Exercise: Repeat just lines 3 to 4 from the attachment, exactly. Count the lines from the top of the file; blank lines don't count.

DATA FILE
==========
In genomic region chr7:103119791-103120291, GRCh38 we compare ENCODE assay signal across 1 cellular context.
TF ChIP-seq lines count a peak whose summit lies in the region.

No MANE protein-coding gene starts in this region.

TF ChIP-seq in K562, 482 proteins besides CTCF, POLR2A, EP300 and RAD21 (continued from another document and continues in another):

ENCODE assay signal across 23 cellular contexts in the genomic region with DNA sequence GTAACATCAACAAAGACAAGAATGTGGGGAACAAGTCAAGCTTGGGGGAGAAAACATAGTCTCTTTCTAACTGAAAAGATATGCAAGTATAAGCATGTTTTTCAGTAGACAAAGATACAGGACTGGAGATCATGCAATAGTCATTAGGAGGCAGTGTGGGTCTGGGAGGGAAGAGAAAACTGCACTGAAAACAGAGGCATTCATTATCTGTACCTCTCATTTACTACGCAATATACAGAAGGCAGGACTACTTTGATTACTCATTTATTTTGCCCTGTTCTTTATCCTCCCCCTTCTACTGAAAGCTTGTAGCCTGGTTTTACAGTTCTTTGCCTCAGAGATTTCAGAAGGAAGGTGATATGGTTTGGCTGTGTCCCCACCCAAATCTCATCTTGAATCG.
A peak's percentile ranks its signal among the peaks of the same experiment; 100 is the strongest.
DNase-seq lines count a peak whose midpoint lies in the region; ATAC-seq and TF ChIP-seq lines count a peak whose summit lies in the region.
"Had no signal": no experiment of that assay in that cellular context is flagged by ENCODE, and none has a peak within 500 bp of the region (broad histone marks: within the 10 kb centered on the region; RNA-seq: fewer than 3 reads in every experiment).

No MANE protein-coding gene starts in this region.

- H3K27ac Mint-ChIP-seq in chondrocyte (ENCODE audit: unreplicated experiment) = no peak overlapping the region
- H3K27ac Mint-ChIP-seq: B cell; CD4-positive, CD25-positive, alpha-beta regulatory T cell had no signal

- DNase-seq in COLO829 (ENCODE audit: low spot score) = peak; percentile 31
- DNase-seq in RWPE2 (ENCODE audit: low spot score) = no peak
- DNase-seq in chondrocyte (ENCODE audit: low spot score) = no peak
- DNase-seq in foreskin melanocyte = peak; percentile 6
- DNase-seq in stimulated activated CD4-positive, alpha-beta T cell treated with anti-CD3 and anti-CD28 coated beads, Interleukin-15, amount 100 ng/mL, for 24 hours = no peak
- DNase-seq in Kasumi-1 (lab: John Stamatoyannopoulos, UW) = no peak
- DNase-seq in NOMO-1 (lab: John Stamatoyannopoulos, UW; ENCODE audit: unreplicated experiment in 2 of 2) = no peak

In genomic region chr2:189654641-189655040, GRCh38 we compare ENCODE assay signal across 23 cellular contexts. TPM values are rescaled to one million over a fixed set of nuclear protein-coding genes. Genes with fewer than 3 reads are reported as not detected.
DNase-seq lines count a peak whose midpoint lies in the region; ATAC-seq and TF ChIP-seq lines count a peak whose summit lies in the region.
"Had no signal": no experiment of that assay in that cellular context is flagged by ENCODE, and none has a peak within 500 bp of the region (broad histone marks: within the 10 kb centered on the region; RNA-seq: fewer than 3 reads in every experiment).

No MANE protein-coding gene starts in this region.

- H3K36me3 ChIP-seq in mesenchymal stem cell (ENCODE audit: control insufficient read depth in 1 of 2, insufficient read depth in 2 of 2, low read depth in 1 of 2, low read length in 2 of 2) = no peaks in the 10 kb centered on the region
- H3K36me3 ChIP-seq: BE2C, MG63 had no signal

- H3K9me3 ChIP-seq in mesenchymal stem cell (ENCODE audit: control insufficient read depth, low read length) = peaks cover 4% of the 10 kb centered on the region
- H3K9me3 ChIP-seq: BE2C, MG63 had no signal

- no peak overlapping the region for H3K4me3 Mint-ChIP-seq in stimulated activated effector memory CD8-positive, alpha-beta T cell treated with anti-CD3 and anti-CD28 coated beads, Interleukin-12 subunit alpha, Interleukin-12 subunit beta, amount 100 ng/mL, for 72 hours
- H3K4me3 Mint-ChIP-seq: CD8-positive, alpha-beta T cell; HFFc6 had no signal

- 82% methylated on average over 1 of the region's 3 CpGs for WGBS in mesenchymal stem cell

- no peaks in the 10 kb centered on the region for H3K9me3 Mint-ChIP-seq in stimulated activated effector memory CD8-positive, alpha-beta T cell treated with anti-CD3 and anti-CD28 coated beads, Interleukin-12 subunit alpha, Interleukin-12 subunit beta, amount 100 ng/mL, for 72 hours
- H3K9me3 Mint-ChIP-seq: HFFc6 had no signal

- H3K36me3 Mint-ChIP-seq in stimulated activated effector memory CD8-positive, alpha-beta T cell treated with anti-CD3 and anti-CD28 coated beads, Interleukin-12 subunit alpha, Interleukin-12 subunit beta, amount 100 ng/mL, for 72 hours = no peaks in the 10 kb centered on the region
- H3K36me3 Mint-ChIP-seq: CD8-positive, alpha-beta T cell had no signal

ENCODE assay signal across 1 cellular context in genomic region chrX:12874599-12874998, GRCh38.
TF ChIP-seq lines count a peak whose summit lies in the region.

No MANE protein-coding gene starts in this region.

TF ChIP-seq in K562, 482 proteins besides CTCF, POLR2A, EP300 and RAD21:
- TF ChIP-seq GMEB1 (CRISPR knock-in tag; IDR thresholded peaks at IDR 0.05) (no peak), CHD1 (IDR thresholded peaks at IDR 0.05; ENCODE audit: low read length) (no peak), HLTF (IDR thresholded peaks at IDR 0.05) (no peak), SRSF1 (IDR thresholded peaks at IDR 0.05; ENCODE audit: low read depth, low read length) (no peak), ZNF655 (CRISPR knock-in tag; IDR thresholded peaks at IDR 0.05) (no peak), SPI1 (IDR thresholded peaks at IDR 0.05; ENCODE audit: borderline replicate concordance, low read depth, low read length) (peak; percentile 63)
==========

No MANE protein-coding gene starts in this region.

TF ChIP-seq in K562, 482 proteins besides CTCF, POLR2A, EP300 and RAD21 (continued from another document and continues in another):